SNCF confirms its exit from glyphosate in 2022

A heavy user of glyphosate, SNCF confirms its replacement in 2022 by an alternative solution that is less effective and more expensive, but which should allow it to properly weed the tracks. “SNCF Réseau will no longer use glyphosate in 2022, in accordance with its commitments,” Matthieu Chabanel, deputy general manager in charge of projects, maintenance and operation of the public manager of railways told AFP.

Alternative solutions considered

“We are working on alternative treatment solutions, as well as their terms of use, in view of the next treatment period” in the spring, he added.

For SNCF Réseau, weeding is a safety requirement: vegetation could retain water and deform the platform (and therefore the rails) of its 30,000 km of lines. The tufts of grass could also interfere with the laser beams checking the track gauge or interfere with the inspection tours of the railway workers. As for the runways along the tracks, they must be cleared so that the agents can move quickly and, if necessary, evacuate travelers in the event of a problem.

SNCF was the largest user of glyphosate in France, consuming 35 to 38 tonnes per year, or 0.4% of the total, of this product accused of causing cancer. It had committed to no longer use it from the end of 2021, complying with a promise – since abandoned – from President Emmanuel Macron to ban its use by this deadline. The European Union has so far reauthorized glyphosate until December 2022.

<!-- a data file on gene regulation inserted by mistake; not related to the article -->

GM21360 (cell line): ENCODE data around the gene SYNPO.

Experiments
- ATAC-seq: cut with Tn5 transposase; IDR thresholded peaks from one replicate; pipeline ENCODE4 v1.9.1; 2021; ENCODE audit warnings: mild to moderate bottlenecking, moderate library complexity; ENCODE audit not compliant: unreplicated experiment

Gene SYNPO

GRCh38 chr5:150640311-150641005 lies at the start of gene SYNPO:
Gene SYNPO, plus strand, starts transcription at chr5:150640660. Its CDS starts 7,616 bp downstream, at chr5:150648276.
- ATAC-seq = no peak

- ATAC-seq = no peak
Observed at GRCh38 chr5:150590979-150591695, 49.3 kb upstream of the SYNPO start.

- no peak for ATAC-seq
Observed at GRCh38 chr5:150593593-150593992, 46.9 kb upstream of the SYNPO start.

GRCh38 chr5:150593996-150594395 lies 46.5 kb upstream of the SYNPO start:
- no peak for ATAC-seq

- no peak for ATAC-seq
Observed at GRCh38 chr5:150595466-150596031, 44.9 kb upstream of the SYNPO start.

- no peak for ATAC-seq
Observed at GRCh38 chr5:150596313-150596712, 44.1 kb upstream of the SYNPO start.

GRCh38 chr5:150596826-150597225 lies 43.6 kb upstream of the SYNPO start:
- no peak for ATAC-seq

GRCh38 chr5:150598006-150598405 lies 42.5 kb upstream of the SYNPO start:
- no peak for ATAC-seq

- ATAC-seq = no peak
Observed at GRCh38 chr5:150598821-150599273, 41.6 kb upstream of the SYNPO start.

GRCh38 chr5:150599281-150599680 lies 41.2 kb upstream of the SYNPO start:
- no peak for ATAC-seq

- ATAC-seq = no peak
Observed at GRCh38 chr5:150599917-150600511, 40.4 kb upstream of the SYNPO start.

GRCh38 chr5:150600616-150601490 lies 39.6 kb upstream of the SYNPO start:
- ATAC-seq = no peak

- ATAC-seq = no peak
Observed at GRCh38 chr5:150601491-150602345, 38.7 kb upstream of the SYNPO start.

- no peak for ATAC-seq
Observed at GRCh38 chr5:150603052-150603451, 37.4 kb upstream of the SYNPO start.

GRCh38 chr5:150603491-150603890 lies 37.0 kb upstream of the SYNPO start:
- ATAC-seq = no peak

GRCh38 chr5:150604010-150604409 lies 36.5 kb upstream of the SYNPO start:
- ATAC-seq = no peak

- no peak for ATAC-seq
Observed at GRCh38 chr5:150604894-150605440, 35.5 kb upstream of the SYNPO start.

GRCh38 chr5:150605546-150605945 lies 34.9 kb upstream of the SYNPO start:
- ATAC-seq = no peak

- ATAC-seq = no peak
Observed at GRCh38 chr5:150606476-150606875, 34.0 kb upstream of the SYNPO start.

An efficient but more expensive solution

SNCF Réseau will instead use a product composed of more than 95% pelargonic acid, a biocontrol product (using natural products) and a synthetic molecule from the sulfonylurea family.

The new solution is less efficient, more expensive, more viscous and requires larger volumes to be loaded, according to SNCF Réseau. It will only be used on tracks and tracks, but not on their surroundings, which will have to be mown, in accordance with the recent Egalim law (for the balance of trade relations in the agricultural and food sector and a healthy, sustainable and accessible to everyone).

The additional maintenance cost linked to the release of glyphosate and the Egalim law is estimated by the public group at around one hundred million euros per year – an amount for the moment supported by the government stimulus plan.

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